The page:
It's time for the second TV Tropes Halloween Avatar Contest, theme: cute monsters! Details and voting here.
Inspectors are going to visit and rate your house; either because you're taking part in a contest, or they're from a magazine and want to have photos and a description of your flat in their periodical.
You are prepared as well as possible. All messes are tidied up, the year-old potato chips from the couch are thrown away, an interior decorator is deciding on best ways to redecorate your house, and you hang nice pictures on walls.
Then disaster strikes. Maybe the decorator turned your house into a nightmare. Maybe a freak kitchen accident flooded it with melted cheese and popcorn. Maybe an earthquake messed everything up. Whatever the cause, your house is now terrible.
Then - Ding dong! The inspectors come this very moment.
There are about three different ways this scenario can play out:
- The inspectors are disgusted with the look of the flat, and you lose.
- The inspection team absolutely love the look of the house, since it is so fresh, original and artistic (since modern art is weird).
- The person at the door isn't actually the inspector, but you tend to indulge him as if he were.
- The fake inspector may not catch on to the situation until the real McCoy arrives; if he does catch on, you may expect him to play out one of the other scenarios as a prank.
The business variant is The Inspector Is Coming
- Animal Crossing has the HRA, who are never seen actually rating your house, but leave you a message in the mail with your score. City Folk has an actual building for them, where you can get a more detailed score plus a view of a house/room that can currently get you more points. The trope's commonly used plot point is sometimes lampshaded by the townsfolk.
- Futurama, "How Hermes Requisitioned His Groove Back". Hermes' office is all cleaned up for the inspector from the Central Bureaucracy, but it gets trashed. He attempts suicide, but the inspector talks him out of it by telling him he hasn't done the required paperwork.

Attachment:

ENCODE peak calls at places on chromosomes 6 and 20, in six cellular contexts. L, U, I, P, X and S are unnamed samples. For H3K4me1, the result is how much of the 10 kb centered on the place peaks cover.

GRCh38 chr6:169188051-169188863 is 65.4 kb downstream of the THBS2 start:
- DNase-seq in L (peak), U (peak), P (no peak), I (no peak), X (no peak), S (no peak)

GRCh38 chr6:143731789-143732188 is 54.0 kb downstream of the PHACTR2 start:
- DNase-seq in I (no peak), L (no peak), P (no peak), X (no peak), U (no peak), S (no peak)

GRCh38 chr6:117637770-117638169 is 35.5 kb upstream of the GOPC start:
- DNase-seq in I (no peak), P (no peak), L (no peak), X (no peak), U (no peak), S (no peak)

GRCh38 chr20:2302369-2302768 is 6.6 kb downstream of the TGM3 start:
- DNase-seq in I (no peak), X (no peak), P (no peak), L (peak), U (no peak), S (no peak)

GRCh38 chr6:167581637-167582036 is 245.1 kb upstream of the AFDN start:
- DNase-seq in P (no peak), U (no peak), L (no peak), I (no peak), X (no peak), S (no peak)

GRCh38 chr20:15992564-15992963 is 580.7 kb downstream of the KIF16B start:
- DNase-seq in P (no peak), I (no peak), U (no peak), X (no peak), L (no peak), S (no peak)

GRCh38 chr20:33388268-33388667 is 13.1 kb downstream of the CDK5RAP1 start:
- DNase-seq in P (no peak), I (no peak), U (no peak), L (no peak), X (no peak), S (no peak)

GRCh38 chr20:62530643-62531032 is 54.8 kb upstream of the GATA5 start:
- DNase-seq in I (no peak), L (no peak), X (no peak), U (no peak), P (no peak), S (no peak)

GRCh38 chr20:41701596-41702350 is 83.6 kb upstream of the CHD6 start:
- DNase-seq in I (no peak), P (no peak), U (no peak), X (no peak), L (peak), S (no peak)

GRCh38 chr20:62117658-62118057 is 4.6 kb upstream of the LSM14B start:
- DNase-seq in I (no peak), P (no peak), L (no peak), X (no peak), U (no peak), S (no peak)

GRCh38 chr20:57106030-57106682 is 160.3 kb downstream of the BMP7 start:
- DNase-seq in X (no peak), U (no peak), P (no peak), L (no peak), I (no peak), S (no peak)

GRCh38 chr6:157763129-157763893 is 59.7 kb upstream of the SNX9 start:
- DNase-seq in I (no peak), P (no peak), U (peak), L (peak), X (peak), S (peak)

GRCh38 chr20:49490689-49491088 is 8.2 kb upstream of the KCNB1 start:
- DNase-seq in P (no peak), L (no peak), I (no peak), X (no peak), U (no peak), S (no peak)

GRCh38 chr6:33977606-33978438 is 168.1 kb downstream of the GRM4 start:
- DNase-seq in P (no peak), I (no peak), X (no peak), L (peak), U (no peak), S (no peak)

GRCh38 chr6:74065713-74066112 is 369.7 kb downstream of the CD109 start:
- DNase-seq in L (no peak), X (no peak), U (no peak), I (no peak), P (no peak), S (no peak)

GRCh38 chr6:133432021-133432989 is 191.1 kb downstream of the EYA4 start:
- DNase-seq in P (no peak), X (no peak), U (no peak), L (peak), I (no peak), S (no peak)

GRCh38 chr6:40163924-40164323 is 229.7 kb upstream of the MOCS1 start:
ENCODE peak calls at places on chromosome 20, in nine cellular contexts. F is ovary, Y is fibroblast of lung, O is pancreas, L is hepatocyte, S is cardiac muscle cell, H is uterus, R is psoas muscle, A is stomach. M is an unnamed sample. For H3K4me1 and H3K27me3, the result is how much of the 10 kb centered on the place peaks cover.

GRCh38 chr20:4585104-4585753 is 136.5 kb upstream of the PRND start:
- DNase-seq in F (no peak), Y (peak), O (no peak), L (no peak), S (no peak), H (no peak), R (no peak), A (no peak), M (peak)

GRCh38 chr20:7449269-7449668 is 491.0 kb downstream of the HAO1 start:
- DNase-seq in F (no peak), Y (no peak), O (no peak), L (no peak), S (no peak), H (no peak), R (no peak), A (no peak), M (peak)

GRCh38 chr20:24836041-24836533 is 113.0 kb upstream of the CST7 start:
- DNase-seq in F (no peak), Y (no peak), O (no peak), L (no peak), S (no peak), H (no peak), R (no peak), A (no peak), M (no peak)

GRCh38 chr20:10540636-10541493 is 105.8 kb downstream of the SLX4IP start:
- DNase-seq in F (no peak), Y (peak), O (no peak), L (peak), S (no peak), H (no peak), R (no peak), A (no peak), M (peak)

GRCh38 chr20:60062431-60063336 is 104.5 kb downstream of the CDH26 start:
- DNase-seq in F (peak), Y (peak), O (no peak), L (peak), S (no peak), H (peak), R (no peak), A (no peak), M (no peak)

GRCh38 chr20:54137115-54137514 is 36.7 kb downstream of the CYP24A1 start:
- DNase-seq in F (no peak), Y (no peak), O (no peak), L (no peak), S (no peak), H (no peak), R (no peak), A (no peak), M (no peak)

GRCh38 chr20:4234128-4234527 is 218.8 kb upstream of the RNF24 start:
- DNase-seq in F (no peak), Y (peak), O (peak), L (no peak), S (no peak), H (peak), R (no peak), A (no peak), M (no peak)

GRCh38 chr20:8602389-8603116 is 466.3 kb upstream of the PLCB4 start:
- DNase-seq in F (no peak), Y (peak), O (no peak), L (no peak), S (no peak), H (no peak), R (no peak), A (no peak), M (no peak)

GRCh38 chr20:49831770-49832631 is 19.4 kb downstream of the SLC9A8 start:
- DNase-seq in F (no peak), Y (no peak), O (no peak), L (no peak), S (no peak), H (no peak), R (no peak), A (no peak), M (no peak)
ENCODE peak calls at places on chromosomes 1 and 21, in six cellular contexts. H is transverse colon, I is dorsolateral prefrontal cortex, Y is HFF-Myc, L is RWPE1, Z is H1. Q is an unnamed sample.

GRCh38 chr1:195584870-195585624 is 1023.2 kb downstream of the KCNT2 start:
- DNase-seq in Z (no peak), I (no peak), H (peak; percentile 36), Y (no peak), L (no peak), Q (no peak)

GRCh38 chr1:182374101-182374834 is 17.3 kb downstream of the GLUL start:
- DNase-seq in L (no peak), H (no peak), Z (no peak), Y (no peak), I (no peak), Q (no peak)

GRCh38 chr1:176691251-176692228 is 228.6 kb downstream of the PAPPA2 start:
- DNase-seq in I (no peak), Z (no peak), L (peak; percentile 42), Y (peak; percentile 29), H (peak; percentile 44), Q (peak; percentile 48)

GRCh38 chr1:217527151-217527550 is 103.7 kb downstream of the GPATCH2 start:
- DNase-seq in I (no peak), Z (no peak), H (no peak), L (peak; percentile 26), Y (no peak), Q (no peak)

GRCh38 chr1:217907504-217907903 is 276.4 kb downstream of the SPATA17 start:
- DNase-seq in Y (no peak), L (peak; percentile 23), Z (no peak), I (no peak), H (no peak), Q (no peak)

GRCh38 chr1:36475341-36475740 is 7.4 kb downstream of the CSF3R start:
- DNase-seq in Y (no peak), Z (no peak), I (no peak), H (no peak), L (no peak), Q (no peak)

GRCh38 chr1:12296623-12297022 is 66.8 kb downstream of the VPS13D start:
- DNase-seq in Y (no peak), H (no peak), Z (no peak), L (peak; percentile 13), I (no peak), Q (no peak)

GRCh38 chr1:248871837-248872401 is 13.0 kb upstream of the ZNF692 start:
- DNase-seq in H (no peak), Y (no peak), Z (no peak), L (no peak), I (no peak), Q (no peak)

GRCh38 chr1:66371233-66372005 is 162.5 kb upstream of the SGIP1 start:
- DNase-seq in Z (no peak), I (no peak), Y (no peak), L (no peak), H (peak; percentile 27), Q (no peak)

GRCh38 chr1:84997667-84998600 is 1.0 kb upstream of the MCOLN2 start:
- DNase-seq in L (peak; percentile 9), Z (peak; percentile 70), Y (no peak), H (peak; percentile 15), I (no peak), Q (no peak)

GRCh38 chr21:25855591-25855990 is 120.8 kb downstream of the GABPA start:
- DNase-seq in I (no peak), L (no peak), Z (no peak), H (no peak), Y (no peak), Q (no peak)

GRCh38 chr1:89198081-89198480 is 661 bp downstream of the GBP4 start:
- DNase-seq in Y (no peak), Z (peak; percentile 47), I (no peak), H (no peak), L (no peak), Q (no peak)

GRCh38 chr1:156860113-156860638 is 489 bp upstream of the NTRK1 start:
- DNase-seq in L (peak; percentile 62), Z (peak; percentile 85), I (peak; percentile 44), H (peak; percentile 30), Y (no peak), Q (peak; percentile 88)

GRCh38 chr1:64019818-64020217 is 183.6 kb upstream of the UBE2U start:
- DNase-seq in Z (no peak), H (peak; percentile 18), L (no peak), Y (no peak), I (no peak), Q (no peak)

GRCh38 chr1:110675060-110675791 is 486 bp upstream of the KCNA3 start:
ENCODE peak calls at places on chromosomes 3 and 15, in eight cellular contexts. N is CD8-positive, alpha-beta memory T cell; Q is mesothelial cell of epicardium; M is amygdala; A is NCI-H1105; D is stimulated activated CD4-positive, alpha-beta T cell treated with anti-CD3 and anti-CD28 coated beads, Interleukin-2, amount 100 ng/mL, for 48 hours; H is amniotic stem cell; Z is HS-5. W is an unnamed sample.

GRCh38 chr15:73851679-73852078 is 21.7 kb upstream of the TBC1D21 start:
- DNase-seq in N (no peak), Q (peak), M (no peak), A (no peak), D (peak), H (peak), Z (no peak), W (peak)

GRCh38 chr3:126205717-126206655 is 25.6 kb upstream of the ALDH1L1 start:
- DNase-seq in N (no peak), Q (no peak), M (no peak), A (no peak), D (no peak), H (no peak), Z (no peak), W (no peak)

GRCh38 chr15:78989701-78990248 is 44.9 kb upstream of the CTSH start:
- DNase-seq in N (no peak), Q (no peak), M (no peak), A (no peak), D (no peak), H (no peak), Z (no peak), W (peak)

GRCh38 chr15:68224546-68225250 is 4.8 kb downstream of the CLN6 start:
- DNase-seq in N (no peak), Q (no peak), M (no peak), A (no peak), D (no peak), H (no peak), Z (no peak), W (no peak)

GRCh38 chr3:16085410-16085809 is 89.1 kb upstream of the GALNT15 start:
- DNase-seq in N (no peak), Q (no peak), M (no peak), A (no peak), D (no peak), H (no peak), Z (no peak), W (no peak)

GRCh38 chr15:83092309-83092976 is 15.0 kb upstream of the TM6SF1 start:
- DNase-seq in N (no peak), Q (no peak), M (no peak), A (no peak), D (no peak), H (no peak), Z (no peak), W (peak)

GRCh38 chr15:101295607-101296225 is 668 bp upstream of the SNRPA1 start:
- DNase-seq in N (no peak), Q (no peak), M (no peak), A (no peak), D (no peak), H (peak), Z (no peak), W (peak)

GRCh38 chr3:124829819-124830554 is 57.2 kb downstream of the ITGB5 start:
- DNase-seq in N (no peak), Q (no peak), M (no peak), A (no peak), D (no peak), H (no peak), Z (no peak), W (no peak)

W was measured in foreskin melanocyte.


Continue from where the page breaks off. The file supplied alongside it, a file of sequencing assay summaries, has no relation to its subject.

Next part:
- On an episode of SpongeBob SquarePants, Squidward wants to show up his high school rival Squilliam by having his house on a TV show. Naturally, SpongeBob shows up to help and makes a mess of Squidward's home. Then the show host compliments him on his daring sense of style.
- A similar situation occurs in the first season. Squidward wants to move and to keep SpongeBob out of the way, so he tells him that it's "Opposite Day", assuming that will mean that SpongeBob will stay quiet and out of the way. Instead he takes it to mean that he should act like Squidward, and proceeds to do so when the realtor arrives.
- In Pepper Ann, one of mom's old friends has a TV show calls "This Gorgeous House", and wants to feature their home. Of course, mom goes nuts decorating and dressing up the place like a classic farm stead. But when the old friend and her film crew arrive, the friend is saddened and upset. "I've been covering unrealistic, dolled up houses for years. Just once I wanted to do a show on a REAL, living house with a real family."
- The Backyardigans: In the episode "What's Bugging You?", Tasha's house is being inspected by Mr. Spiffy (Pablo) so she can join the Spiffy Club. When she finds out a worman is in her house, she calls Uniqua and Tyrone from Best Pest Control. Unfortunately, everything Uniqua and Tyrone do seem to attract even more wormans. Then Mr.Spiffy arrives, which means that Tasha, Uniqua, and Tyrone not only have to do their jobs quickly, they also have to do it in secret. Thus the Fawlty Towers Plot.
- In The Simpsons episode "Home Sweet Homediddily-Dum-Doodily", Principal Skinner is convinced that something wrong is going on at the Simpson placenote and sends Child Services to look in. They find the house is a mess, stacks of decades-old newspapers, Maggie drinking from the dog's water dish, and Grandpa asleep on the sofa in his own filth. Of course, the whole thing is an insane coincidence, but they still take the kids away and put them with the Flanders.
- King of the Hill had a similar premise for its pilot episode. A DCS worker catches wind of perceived abuse, as well as a poorly timed injury from Peggy and hearing Bobby exaggerate Hank's blustered threats to someone who had angered him, and sends an investigator out. In an aversion of the Simpsons episode, the investigator find zero evidence of abuse, and the Worker gets chewed out by his boss for jumping to conclusions and taking matters into his own hands, getting shilled off to some far off place he can't embarrass his company any more.